Thorpe was recognized as the supreme athlete of his day. He played major league baseball for eight years, pro football for eight years and was an Olympic Decathlon champion. Red Smith, the famous sportswriter, called him "the greatest athlete of his time and maybe any time."
Pepper Martin, the "Wild Horse of the Osage", was a free spirited character. He and Dizzy Dean the ringleaders for all sorts of wacky antics commonly associated with St. Louis Cardinals famous "Gas House Gang". Author Lee Allen described Martin as a, "A chunky, unshaven hobo who ran the bases like a berserk locomotive, slept in the raw, and swore at pitchers in his sleep."
Rudy York played 13 seasons in the Major Leagues, primarily with the Detroit Tigers. The big first baseman batted in over 100 runs six times. On July 7th, 1946, Rudy hit two grand slam home runs in the same game.
Allie Reynolds pitched five years for the Cleveland Indians and eight for the New York Yankees. His lifetime record was 182 wins and only 107 losses. He received the "Jim Thorpe Lifetime Achievement" award, and the stadium at Oklahoma State (where he attended on a track scholarship) is named after him.
The Arizona Diamondbacks salute Indian heritage with an annual Native American Recognition game.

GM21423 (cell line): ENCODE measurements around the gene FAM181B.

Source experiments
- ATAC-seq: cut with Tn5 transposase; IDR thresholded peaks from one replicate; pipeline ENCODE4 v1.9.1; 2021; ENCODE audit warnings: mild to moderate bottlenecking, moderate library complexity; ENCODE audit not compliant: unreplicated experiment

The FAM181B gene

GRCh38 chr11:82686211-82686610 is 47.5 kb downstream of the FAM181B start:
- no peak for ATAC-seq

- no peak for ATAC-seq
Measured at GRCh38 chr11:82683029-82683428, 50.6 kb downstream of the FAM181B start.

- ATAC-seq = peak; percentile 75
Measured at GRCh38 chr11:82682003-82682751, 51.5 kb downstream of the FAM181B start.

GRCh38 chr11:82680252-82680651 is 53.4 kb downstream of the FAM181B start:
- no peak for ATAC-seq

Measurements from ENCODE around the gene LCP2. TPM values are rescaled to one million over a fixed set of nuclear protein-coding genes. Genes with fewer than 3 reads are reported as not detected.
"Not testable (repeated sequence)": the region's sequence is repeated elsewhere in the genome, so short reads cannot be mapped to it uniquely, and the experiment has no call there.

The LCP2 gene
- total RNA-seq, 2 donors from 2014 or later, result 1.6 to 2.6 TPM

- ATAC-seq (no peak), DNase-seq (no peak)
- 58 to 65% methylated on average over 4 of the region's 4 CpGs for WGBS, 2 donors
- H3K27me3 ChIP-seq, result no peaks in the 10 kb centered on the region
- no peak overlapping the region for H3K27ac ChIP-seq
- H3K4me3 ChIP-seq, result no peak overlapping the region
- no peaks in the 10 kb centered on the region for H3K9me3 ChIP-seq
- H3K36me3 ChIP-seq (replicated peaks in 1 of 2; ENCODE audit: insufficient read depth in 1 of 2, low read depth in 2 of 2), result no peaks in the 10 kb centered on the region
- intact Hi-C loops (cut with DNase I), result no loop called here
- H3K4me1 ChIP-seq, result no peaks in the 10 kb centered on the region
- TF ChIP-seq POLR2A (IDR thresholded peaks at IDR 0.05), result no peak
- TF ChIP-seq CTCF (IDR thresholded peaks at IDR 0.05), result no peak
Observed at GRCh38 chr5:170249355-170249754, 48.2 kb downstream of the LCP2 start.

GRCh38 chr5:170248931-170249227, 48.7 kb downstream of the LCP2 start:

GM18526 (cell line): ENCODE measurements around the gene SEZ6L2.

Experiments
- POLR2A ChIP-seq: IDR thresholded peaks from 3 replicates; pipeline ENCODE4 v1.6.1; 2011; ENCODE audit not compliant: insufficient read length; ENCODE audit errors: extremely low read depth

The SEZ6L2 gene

Author's note: A primary source of data and quotes for this article come from Baseball-Almanac.com.
David Jordan, Larry Gerlach, John Rossi, Tim Wolter, The National Pastime, SABR, Inc., 1998, pp.26-27.
Jonathan F Light, Cultural Encyclopedia of Baseball, MacFarland & Co., Inc, 1997, pp. 486,487.
David Fleitz, Louis Sockaxis, the First Cleveland Indian, McFarland & Co., 2002
Mark Alveraz Mark Rucker, Tom Shieber, Baseball for the Fun of It, SABR, 1997, pp 48-49. Lee Allen, The National League Story, New York: Hill and Wang, 1961
Lowell Zeke Ziemann is a semi-retired mathematics teacher, coach, and financial planner. He has had a life-long interest in the Old West and is a member of the Wild West History Association. He also creates Western wood carvings and authors Western short stories. Seven of his stories have been published on line. He lives in Scottsdale, Arizona with his wife Jean and their two dogs, Goldie and Katie.